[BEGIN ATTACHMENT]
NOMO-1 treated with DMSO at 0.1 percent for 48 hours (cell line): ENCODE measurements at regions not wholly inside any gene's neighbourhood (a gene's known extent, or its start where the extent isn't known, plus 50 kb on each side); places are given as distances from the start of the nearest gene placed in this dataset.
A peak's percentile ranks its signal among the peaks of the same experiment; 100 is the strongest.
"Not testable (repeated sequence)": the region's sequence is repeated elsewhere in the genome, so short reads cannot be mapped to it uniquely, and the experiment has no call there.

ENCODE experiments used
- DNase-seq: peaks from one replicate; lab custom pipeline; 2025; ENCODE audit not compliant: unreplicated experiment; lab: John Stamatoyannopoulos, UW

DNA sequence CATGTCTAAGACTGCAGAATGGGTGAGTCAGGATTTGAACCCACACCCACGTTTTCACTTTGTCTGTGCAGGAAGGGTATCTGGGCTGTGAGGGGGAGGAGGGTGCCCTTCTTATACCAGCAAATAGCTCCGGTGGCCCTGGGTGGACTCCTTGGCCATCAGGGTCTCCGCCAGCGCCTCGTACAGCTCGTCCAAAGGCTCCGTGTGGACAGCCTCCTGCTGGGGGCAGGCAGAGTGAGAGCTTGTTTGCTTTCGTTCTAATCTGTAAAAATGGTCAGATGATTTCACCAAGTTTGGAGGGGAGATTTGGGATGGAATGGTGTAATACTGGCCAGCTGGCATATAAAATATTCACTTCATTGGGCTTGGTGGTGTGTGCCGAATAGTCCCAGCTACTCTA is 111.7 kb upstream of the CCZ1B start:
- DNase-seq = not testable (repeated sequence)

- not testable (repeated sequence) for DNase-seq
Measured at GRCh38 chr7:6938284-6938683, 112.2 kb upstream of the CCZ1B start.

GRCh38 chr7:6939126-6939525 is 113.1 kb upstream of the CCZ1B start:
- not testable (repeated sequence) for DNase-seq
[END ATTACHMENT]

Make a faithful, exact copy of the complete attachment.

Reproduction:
NOMO-1 treated with DMSO at 0.1 percent for 48 hours (cell line): ENCODE measurements at regions not wholly inside any gene's neighbourhood (a gene's known extent, or its start where the extent isn't known, plus 50 kb on each side); places are given as distances from the start of the nearest gene placed in this dataset.
A peak's percentile ranks its signal among the peaks of the same experiment; 100 is the strongest.
"Not testable (repeated sequence)": the region's sequence is repeated elsewhere in the genome, so short reads cannot be mapped to it uniquely, and the experiment has no call there.

ENCODE experiments used
- DNase-seq: peaks from one replicate; lab custom pipeline; 2025; ENCODE audit not compliant: unreplicated experiment; lab: John Stamatoyannopoulos, UW

DNA sequence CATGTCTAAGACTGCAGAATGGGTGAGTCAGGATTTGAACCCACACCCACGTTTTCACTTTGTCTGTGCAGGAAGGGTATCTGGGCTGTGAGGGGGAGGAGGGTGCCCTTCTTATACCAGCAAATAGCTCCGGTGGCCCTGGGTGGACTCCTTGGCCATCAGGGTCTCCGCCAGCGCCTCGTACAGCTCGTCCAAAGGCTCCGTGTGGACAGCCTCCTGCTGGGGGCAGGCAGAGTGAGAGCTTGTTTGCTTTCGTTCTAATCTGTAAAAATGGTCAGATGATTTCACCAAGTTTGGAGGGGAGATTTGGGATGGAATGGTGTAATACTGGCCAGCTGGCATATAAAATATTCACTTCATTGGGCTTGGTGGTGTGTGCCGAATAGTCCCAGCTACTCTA is 111.7 kb upstream of the CCZ1B start:
- DNase-seq = not testable (repeated sequence)

- not testable (repeated sequence) for DNase-seq
Measured at GRCh38 chr7:6938284-6938683, 112.2 kb upstream of the CCZ1B start.

GRCh38 chr7:6939126-6939525 is 113.1 kb upstream of the CCZ1B start:
- not testable (repeated sequence) for DNase-seq